There are only three parameters that differ significantly between Earth and Titan, Parker said. First is the acceleration due to gravity – on Titan it is about one-seventh the value on Earth. Second is the viscosity of flowing fluid – the viscosity of liquid methane on Titan is about one-fifth that of water on Earth. Third is the submerged specific gravity of sediment – the value on Titan is about two-thirds of that on Earth.
“What this means is that for the same discharge of liquid methane as to water, the channel characteristics on Titan should be remarkably similar to those on Earth,” Parker said. “However, because of the smaller acceleration due to gravity, channel slopes on Titan should be wider, deeper and less steep than those on Earth.”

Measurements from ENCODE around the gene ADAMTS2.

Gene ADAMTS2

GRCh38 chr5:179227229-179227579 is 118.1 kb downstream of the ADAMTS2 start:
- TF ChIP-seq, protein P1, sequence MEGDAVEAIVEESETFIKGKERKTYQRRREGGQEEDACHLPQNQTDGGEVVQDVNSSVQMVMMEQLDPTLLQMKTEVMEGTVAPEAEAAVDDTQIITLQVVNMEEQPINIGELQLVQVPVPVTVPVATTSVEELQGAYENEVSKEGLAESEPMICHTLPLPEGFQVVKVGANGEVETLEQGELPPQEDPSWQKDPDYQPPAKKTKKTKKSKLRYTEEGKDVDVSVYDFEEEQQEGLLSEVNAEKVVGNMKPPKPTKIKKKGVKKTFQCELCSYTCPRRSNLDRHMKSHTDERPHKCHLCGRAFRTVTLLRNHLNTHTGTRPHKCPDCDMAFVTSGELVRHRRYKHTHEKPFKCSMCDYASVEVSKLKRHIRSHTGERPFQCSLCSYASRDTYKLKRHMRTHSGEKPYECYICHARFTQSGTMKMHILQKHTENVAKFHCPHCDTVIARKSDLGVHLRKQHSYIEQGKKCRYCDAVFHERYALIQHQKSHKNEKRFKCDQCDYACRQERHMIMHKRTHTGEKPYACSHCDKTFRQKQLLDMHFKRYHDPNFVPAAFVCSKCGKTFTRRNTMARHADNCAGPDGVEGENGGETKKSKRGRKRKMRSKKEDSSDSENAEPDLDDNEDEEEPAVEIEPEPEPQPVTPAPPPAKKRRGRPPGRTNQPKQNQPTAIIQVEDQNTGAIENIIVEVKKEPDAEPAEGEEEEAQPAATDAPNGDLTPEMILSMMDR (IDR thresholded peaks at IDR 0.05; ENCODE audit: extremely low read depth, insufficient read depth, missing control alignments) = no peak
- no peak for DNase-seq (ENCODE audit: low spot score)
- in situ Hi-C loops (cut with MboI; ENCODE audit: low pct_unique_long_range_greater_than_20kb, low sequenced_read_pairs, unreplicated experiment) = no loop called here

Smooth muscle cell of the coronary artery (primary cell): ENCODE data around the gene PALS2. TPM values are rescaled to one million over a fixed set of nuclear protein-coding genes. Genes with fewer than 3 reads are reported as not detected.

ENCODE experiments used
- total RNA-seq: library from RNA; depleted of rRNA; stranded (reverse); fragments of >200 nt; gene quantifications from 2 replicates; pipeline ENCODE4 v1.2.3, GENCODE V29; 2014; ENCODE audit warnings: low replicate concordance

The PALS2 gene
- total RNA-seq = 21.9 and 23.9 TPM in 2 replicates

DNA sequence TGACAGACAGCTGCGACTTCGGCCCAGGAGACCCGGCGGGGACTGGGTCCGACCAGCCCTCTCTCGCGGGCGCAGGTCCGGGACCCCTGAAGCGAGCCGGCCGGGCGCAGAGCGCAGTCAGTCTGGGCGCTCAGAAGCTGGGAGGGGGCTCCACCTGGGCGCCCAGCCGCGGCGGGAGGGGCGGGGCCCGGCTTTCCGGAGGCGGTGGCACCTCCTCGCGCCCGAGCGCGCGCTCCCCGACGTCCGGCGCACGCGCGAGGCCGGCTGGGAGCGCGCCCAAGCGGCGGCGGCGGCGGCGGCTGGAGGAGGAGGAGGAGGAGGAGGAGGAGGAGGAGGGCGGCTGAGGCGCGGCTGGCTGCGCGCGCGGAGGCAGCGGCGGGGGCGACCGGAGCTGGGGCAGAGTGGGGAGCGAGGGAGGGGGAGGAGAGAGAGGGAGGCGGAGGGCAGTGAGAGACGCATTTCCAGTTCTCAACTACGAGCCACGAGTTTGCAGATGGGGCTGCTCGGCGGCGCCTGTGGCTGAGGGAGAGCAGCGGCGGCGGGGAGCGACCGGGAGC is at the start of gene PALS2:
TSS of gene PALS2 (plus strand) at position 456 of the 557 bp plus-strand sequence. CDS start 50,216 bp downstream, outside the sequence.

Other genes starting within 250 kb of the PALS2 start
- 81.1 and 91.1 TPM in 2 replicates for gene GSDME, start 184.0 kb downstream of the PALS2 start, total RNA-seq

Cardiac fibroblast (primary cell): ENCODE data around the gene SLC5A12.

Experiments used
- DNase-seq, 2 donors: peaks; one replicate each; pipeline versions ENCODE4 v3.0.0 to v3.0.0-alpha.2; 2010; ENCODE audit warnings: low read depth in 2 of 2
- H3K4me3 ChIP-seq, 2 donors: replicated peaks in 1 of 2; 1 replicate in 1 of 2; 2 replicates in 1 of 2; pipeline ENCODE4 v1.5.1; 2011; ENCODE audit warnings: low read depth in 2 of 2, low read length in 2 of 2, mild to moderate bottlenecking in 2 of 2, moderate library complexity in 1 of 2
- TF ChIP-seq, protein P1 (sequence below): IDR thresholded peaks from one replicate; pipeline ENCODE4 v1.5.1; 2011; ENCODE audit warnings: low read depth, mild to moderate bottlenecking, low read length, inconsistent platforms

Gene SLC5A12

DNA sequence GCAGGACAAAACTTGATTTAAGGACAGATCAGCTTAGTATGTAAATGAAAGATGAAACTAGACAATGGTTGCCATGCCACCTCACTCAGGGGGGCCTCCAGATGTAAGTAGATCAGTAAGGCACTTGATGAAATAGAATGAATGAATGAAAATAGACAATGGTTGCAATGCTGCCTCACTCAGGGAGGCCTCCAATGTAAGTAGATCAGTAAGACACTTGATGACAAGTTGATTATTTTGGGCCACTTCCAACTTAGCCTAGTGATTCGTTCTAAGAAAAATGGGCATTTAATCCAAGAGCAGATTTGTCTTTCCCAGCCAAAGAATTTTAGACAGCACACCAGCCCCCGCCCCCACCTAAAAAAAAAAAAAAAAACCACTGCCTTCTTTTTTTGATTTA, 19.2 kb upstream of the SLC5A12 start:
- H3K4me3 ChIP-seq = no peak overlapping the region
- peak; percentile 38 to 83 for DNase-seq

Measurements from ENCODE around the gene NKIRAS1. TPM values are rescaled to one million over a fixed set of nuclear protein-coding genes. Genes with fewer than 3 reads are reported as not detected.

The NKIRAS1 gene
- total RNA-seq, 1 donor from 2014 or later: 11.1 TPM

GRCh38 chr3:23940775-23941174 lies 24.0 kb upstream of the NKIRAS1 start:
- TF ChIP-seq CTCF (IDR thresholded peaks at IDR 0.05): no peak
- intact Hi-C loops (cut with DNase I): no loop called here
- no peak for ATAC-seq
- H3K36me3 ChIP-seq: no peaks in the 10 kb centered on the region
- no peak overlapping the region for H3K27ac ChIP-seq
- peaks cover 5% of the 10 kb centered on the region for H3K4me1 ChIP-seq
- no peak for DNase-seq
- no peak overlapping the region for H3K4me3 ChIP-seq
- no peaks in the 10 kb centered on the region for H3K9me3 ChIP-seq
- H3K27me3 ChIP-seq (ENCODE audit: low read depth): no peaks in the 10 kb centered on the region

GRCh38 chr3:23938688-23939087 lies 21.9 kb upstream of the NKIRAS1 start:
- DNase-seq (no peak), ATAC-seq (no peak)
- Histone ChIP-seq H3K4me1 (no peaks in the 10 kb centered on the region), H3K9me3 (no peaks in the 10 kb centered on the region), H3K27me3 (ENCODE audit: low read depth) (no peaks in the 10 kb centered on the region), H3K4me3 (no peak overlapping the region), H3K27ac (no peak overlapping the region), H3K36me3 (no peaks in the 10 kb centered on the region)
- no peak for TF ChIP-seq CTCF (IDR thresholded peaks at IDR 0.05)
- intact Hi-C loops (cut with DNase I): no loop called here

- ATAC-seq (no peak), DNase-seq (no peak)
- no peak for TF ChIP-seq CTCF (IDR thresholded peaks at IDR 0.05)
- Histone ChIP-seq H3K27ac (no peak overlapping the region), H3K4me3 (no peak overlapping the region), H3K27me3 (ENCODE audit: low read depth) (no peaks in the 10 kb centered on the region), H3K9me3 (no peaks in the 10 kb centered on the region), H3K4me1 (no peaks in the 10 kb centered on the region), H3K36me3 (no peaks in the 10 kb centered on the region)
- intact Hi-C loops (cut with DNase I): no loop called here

Wildcards that make Parker’s predictions tentative include a freeze-thaw process of methane that might not be analogous to the freeze-thaw process of water on Earth, and the formation of hydrocarbons on Titan that might add a kind of cohesion not encountered on Earth. “The interaction of sunlight with a hydrocarbon rich atmosphere could possibly precipitate very sticky compounds that could give streams on Titan a degree of cohesion that makes them behave differently,” Parker said.
Here are some examples of Titan images that appear to be similar to structures on earth.